( Noel Brinkerhoff – ALLGOV) – Before the United States launches a drone strike on a terrorist threat, it turns to the National Security Agency (NSA) to locate the person, which often entails tracking the terrorist’s cell phone and its memory (SIM) card. But this approach to identifying targets has proven fallible because it can be deadly for innocent bystanders and others not on the U.S. kill list.
When it comes to finding foreign threats, the government has two primary means of intelligence: human and electronic. The latter is demonstrated by the use of SIM cards to find targets for drone strikes.
Human-based intelligence gathering has often been employed to more accurately find and confirm a target’s location before carrying out a deadly attack.
But the U.S. drone program often foregoes waiting for on-the-ground confirmation from human sources before giving the order to take out a threat.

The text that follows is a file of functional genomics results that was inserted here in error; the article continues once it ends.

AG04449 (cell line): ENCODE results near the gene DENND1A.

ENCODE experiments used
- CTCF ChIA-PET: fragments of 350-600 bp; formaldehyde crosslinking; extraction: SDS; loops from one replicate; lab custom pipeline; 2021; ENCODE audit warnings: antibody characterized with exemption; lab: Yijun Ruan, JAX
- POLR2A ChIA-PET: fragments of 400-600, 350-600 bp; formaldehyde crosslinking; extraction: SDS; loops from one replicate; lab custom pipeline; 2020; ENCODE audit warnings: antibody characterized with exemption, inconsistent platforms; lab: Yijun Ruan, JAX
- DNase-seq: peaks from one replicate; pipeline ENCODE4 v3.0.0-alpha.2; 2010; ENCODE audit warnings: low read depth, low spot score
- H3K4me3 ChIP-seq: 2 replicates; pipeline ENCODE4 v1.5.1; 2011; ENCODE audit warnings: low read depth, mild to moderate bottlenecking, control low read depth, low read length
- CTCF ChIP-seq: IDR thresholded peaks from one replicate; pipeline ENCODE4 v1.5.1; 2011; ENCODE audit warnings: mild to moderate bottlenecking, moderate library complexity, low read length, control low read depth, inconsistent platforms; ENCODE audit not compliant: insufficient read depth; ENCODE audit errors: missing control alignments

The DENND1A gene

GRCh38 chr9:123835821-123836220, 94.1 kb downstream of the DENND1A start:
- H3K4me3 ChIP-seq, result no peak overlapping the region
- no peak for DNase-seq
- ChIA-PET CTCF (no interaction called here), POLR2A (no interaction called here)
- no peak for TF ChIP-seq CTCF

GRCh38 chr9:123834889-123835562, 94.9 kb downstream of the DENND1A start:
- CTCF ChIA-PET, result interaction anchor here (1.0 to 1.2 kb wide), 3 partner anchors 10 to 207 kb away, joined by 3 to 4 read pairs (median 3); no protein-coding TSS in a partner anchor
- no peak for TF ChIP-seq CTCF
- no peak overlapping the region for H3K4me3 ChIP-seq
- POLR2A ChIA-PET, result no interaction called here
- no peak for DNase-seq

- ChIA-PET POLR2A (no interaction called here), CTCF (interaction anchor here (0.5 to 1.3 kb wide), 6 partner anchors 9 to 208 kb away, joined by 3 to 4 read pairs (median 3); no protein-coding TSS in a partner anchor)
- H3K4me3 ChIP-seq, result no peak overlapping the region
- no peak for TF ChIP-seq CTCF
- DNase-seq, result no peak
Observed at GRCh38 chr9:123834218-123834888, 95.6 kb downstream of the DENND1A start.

Instead, it relies solely on the NSA to tell drone operators where someone is located based on data intercepted from their cell phone. This strategy fails to take into account that pinpointing the exact longitude and latitude of a SIM card doesn’t mean the person holding it is the al Qaeda or Taliban member wanted dead by the U.S.
“Some top Taliban leaders, knowing of the NSA’s targeting method, have purposely and randomly distributed SIM cards among their units in order to elude their trackers,” Jeremy Scahill and Glenn Greenwald wrote at The Intercept, a new investigative journalism website.
“They would do things like go to meetings, take all their SIM cards out, put them in a bag, mix them up, and everybody gets a different SIM card when they leave,” a former drone operator who wished to remain anonymous told The Intercept. “That’s how they confuse us.”
The drone operator added: “Once the bomb lands or a night raid happens, you know that phone is there. But we don’t know who’s behind it, who’s holding it. It’s of course assumed that the phone belongs to a human being who is nefarious and considered an ‘unlawful enemy combatant.’ This is where it gets very shady.”